Multitrack podcast recording with Virtual Audio Cable and Skype

UPDATE JULY 2017: Please note that while I am using Adobe Audition in the screenshots below, I no longer subscribe to Adobe CC or use Audition. These instructions should however work with ANY digital audio workstation (DAW) software that supports ASIO and ASIO4All. Reaper  by Cockos Inc. is a good choice. Another free and open source alternative for Windows is Ardour.

Being a long time Mac user, I needed to find a way in Windows 10 to record Skype interviews where my voice and the person on the other end each got recorded onto separate audio tracks inside of a digital audio workstation (DAW) such as Adobe Audition. Mac OS has the concept of an aggregate device where you can combine one or more sound sources into one virtual sound device. Utilities such as Soundflower also help make all of this happen on Mac OS. I struggled for several days until I finally figured it all out on Windows 10. My needs were very specific:

  • Record my voice on track 1 in a DAW
  • Record my Skype interviewee on track 2 in a DAW
  • Record all system audio, jingles, sound clips and music on track 3 in a DAW
  • Feed everything (my voice, system audio, jingles, etc) so the person on Skype can hear everything
  • Set it up so that I can monitor everything in realtime with no latency

I will try to be as detailed as possible while trying to keep it as simple as possible, but audio routing is a very complex subject. These instructions worked for me. If you follow them through, they should work for you too.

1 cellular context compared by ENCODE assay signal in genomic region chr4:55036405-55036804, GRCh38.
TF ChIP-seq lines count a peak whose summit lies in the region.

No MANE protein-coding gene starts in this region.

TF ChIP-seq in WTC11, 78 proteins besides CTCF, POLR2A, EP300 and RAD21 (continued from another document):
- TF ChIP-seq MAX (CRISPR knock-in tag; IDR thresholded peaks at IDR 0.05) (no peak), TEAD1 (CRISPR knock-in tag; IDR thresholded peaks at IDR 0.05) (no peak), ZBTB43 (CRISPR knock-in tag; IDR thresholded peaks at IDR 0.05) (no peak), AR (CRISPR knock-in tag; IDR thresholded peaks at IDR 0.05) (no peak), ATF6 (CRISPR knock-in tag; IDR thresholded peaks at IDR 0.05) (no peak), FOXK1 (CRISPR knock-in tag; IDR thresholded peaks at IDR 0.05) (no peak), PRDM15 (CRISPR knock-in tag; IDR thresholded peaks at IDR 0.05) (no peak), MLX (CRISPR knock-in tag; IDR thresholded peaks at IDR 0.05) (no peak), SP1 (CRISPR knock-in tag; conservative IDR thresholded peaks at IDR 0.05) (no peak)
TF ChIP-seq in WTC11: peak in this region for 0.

You will need the following to make all of this happen:

  • A Windows computer (duh). I’m using Windows 10 as my OS
  • Virtual Audio Cable (VAC) by Eugene Muzychenko. This software is not free and costs $25+ USD depending on the level of support you choose
  • ASIO4ALL - Universal ASIO Driver For WDM Audio. This is free
  • Skype. This will also work with Google Hangouts.
  • Digital audio workstation (DAW) software such as Adobe Audition, Ableton Live, etc. A very good cheap DAW is Reaper. A non-commercial license costs $60, but this software is amazing and very system resource friendly. It is one of the best DAWs out there. I’ll be using Adobe Audition for this tutorial, but you can use any DAW that supports ASIO. Audacity sadly is not a true DAW and does not talk to ASIO on a Windows system
  • Patience

Assuming that you have VAC, ASIO4All, Skype and a working DAW, let’s get started. First things first, you will need to create 5 virtual audio cables and 6 repeaters. Go into VAC Control Panel and create 5 cables (see below). Don’t change any of the settings. Just create 5 cables and you’re done.